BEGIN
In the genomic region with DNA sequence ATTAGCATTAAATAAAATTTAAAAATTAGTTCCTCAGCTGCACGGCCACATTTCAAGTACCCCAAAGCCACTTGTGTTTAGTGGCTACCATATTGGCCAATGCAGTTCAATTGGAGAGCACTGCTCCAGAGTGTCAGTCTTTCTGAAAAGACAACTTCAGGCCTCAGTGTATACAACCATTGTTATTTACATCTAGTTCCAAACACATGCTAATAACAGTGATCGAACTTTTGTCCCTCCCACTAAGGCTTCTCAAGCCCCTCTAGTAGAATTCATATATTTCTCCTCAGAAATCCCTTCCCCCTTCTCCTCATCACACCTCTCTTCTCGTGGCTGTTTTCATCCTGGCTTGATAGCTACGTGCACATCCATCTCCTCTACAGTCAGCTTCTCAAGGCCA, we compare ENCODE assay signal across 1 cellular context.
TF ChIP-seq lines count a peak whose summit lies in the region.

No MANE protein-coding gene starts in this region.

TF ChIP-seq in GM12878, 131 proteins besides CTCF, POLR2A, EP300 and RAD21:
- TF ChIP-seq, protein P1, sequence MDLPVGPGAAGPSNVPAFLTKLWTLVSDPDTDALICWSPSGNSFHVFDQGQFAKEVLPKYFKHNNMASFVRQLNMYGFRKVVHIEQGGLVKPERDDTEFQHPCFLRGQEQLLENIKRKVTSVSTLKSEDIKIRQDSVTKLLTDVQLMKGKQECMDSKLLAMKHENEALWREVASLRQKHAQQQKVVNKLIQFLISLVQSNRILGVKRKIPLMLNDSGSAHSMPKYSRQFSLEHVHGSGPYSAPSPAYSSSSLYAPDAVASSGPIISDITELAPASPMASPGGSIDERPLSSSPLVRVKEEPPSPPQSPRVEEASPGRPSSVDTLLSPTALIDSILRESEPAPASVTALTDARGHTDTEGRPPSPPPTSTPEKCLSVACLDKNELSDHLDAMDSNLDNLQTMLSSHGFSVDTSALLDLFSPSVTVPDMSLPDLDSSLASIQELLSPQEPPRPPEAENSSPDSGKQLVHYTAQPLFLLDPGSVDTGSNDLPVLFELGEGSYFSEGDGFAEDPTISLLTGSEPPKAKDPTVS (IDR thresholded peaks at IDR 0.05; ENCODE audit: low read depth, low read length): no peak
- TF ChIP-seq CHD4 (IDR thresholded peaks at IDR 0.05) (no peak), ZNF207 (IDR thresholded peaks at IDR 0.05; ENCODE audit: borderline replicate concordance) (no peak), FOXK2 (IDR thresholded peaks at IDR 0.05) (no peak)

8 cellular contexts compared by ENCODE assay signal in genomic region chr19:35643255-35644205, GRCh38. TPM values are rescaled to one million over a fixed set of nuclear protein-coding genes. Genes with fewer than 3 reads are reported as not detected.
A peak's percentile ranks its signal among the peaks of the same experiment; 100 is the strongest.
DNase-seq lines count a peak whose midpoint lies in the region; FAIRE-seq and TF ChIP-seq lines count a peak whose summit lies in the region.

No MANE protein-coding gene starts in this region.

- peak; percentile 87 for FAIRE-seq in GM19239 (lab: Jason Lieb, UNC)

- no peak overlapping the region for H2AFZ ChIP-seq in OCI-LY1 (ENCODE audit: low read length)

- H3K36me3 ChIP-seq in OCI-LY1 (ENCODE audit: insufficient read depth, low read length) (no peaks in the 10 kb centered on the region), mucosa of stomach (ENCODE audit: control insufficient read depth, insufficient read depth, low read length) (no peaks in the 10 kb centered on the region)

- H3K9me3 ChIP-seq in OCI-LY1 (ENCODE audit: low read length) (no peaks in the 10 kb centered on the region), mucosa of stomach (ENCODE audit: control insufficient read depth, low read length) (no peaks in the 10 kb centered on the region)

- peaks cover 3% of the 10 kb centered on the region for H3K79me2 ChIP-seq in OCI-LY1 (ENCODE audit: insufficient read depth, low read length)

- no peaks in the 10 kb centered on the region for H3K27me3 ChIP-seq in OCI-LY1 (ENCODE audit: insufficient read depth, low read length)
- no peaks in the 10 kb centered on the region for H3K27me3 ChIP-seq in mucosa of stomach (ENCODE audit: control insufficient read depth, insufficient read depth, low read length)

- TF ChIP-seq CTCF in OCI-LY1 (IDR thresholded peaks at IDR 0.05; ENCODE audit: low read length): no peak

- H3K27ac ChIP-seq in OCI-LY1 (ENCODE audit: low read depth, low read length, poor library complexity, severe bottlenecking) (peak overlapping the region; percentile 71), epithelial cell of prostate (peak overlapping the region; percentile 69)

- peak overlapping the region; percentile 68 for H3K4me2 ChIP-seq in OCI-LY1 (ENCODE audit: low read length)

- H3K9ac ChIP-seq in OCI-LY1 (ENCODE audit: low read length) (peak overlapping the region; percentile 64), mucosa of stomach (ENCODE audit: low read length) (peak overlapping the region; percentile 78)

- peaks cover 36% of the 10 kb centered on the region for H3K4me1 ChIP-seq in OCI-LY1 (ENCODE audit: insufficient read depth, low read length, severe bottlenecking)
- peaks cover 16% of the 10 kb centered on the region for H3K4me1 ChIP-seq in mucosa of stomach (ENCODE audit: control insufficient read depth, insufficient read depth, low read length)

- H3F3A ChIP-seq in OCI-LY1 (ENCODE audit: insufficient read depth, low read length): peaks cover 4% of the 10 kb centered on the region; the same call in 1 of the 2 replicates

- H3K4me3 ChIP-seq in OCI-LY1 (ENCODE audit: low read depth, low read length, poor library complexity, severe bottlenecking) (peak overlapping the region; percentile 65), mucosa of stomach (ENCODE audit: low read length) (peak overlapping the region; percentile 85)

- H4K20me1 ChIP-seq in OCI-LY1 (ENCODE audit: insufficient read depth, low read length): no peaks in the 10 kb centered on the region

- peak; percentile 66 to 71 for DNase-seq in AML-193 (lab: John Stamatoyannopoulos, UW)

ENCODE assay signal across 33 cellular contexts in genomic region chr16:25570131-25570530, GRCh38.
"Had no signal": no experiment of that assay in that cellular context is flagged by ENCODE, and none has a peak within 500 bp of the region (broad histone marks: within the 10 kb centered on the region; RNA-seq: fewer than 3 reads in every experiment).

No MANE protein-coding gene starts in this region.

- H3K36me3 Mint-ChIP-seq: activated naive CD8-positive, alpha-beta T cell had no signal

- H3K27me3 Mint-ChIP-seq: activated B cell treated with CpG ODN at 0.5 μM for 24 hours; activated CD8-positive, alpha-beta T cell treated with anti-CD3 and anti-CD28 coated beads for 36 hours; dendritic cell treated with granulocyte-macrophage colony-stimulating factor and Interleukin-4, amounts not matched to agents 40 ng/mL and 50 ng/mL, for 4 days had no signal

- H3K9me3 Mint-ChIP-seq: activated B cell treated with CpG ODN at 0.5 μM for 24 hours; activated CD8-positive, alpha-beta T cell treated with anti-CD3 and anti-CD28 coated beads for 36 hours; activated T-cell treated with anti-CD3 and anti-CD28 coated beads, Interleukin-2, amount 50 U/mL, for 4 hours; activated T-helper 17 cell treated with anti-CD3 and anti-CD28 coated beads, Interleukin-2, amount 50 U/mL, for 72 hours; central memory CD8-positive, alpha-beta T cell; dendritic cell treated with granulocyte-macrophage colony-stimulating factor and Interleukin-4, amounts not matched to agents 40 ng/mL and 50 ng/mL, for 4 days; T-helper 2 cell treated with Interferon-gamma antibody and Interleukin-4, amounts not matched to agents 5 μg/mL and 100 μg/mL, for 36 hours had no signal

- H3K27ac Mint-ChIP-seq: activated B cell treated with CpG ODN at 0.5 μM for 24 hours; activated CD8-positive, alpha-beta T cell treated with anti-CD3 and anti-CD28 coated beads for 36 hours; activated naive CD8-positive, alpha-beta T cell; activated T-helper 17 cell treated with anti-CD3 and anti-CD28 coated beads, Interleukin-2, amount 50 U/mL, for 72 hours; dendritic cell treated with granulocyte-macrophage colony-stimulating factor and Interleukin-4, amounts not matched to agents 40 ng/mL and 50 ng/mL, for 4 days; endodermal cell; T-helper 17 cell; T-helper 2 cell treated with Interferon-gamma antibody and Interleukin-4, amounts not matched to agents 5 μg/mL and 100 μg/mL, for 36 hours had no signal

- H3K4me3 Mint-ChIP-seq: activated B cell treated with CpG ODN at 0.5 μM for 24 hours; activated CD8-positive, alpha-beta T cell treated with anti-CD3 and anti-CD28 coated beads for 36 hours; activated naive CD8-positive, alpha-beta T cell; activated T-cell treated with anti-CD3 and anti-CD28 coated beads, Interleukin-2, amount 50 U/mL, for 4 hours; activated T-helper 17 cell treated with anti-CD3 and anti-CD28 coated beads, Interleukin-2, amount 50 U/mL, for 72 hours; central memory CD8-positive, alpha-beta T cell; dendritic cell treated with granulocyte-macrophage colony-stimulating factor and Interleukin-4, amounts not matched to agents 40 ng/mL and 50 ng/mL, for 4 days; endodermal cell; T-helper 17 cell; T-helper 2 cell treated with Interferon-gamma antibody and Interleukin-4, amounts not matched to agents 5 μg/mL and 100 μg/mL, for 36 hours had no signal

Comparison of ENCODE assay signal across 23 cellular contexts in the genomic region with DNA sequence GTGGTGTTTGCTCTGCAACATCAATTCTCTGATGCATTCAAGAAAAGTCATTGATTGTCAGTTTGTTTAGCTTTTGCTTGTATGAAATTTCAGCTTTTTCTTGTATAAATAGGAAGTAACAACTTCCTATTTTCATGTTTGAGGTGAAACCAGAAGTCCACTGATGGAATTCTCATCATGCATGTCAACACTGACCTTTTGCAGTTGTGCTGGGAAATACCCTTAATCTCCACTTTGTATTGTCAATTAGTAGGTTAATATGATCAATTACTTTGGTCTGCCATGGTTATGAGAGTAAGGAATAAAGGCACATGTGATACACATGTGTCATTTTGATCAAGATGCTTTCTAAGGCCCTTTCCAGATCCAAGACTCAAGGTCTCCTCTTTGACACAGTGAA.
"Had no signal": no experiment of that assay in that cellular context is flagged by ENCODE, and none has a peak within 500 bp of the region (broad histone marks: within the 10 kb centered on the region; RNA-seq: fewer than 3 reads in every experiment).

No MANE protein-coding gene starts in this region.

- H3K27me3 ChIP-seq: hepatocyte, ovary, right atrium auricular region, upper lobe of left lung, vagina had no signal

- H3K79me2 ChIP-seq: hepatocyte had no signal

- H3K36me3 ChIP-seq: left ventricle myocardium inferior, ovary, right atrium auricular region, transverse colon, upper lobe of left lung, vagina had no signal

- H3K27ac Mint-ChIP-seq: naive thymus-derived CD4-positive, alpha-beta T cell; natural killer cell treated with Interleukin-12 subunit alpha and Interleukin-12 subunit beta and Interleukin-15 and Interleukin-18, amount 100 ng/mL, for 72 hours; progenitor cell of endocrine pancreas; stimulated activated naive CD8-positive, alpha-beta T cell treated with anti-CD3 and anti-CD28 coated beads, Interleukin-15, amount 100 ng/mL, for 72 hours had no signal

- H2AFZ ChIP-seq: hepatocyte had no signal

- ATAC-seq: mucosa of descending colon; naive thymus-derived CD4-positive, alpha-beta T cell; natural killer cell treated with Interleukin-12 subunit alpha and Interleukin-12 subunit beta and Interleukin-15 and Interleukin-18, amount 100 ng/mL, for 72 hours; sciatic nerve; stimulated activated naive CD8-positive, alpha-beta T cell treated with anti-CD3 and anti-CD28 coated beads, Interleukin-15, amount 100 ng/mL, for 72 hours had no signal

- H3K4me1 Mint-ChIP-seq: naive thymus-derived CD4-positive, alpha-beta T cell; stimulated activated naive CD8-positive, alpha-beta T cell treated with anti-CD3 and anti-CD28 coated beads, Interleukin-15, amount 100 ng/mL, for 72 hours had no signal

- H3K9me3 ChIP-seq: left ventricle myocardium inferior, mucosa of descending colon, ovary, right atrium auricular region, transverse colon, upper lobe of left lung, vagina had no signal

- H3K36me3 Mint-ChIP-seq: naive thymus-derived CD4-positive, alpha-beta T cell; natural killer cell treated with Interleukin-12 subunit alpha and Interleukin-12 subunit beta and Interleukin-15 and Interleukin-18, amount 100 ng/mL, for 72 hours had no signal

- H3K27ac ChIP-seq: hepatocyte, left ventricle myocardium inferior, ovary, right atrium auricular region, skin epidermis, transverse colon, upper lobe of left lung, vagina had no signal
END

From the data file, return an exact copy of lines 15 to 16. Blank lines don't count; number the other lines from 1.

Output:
- peaks cover 3% of the 10 kb centered on the region for H3K79me2 ChIP-seq in OCI-LY1 (ENCODE audit: insufficient read depth, low read length)

- no peaks in the 10 kb centered on the region for H3K27me3 ChIP-seq in OCI-LY1 (ENCODE audit: insufficient read depth, low read length)